Biting an animal can happen to anyone. You can hike or camp and meet a wild animal that bites you to protect itself. Or maybe a neighbor's dog will bite you by chance during a friendly game.
Many animal species can bite adults and children. Most animal bites belong to a pet, but the following animals can also bite:
What are animal bite symptoms?
Your doctor should look at animal bites. Immediate medical attention may not always be possible, but you should get a bite checked by your doctor as soon as possible. Once a bite has occurred, it is important to be on the lookout for signs or symptoms of infection.
The following symptoms may indicate infection or the presence of debris in the wound:
- localized redness around the wound
- heat around the bite area
- red stripes leading from the bite
Why animal bites?
Animal bites can occur when the animal is provoked. Provoked bites can occur if you try to remove food while the dog is eating. They can also happen if you tease your pet.
However, in many cases, animal bites are unprovoked. Unprovoked bites can occur in the backyard. Sometimes a raccoon or squirrel can attack for some obvious reason. If this happens, the attacking animal is likely to be seriously ill.
Why is medical care critical?
If you have been bitten, you should visit your doctor immediately for several reasons. There may be a risk of infection:
- infection, including bacteria and rabies infections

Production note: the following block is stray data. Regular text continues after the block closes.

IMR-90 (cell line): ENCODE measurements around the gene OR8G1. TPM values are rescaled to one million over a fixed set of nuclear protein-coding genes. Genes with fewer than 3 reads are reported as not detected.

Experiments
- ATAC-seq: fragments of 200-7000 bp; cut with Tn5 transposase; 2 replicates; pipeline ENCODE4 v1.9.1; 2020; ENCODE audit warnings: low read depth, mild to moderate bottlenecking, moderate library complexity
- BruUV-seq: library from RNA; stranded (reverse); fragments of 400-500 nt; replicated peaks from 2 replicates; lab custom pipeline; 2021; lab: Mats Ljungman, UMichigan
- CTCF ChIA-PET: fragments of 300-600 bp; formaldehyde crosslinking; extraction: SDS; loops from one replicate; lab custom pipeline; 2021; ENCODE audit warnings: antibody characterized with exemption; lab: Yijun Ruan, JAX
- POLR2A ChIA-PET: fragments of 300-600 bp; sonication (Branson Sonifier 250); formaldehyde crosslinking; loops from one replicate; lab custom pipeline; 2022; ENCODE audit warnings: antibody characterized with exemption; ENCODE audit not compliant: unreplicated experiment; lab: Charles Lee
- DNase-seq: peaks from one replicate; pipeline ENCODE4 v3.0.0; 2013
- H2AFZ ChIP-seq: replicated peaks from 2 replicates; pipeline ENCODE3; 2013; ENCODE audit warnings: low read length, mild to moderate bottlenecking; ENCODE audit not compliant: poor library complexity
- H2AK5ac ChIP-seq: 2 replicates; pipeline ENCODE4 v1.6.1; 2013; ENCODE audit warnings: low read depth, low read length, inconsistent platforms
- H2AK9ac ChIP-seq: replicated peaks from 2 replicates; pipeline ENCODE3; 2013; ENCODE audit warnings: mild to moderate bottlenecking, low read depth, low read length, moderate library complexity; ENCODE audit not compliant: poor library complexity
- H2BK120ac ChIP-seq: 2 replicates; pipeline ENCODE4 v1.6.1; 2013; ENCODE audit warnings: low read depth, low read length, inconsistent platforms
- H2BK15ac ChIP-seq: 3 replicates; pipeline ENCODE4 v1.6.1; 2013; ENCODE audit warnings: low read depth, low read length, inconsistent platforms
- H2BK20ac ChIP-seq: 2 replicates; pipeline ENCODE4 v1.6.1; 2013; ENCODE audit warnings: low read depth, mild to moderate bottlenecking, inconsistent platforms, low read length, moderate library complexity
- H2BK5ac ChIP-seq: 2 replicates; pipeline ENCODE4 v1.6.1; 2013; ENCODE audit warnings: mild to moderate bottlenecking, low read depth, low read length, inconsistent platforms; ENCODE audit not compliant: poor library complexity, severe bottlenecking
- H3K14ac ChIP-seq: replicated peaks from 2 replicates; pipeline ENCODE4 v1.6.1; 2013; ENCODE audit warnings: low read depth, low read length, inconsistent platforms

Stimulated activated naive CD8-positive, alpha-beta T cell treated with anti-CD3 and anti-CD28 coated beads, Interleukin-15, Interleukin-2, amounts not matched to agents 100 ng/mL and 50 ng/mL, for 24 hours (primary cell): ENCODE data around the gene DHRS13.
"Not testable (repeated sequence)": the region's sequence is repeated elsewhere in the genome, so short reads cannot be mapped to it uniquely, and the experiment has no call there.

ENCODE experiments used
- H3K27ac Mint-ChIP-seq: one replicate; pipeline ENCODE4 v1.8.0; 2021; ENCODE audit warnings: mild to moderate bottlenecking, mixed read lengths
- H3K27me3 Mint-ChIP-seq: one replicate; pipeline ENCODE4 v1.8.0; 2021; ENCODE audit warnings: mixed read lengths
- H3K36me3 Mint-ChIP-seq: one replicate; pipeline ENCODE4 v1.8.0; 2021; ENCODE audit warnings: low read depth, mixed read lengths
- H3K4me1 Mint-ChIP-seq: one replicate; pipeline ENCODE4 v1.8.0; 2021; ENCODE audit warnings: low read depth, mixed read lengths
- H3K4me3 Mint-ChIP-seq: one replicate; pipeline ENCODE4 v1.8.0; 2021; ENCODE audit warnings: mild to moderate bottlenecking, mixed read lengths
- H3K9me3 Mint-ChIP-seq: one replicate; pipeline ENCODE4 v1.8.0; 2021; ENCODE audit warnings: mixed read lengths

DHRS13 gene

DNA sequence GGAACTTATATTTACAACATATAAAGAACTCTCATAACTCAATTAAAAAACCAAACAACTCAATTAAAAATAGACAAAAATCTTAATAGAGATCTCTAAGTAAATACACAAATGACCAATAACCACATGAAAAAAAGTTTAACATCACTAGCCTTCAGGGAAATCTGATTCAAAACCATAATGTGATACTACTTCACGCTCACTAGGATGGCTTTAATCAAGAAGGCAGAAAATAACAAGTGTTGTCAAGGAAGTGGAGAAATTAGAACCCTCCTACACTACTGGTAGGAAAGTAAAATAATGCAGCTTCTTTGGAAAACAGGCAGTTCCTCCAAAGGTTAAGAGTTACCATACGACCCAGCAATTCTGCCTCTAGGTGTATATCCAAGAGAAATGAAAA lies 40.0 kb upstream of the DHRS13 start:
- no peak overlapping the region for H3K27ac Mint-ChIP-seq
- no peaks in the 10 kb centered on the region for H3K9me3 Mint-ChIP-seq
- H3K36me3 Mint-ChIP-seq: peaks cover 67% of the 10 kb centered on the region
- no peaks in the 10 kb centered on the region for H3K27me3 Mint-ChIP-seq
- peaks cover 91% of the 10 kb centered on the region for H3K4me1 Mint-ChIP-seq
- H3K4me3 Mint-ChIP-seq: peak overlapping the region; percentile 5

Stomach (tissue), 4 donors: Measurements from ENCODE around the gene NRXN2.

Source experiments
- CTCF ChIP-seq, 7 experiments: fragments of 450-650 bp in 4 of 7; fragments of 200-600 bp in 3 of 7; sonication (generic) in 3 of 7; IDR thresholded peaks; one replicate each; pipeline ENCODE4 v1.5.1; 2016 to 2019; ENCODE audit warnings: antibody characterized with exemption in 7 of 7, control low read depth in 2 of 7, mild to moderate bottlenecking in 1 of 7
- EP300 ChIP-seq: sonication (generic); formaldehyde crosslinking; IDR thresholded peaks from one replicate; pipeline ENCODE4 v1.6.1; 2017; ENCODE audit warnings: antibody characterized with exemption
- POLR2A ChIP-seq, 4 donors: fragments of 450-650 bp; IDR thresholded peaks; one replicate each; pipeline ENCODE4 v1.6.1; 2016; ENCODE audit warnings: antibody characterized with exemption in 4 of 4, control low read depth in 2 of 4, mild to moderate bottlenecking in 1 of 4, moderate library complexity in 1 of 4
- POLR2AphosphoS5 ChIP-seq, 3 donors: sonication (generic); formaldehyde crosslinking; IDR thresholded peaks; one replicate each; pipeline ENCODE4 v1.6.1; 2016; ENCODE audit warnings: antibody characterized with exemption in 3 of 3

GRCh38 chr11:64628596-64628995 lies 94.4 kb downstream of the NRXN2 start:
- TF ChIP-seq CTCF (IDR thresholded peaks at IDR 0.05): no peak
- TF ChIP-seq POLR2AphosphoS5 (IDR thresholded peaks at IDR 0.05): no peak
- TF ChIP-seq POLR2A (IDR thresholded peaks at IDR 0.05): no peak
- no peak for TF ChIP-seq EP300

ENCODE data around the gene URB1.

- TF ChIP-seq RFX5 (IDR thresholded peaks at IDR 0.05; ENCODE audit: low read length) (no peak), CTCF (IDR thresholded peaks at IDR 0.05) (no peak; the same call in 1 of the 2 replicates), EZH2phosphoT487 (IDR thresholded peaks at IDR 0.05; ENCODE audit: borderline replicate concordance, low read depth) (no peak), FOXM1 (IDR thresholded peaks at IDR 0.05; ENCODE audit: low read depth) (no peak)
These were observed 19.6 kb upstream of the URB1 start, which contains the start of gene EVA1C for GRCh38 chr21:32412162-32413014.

- broken animal teeth embedded in the wound
- foreign objects embedded in the wound
- possible damage to the nerve and blood vessels
The following types of bites pose the greatest risk of infection and should be quickly evaluated:
- dog bites
- cat bites
- wildlife bites
Diagnosis and treatment
- Animal bites are one of the important causes of morbidity and mortality worldwide.
- Up to five million people in the world, mainly in Africa and Southeast Asia, are annually bitten by snakes.
- In the case of a bite of a poisonous snake, immediate treatment with an appropriate antitoxin is required.
- Dog bites annually lead to tens of millions of injuries, with children at greatest risk.
- Rabies that develops after being bitten by dogs, cats, and monkeys is a significant public health problem.
Animal bites pose a significant public health problem for children and adults around the world. The health consequences of animal bites depend on the type of animal and its health, the size and health of the affected person and the availability of appropriate medical care.
Many species of animals can potentially bite people, but the biggest problem is the bites of snakes, dogs, cats and monkeys.
Magnitude of the problem
Up to five million people in the world are annually bitten by snakes. Among this number of people, poisonous snakes cause significant morbidity and mortality. An estimated 2.4 million cases of intoxication (poisoning from snakebites) and 94,000–125,000 deaths, as well as 400,000 cases of amputation and other serious health consequences such as infection, tetanus, scarring, contracture, and psychological consequences. Poor access to care and a lack of antitoxins increase the severity of injuries and their outcomes.
Who is at greatest risk?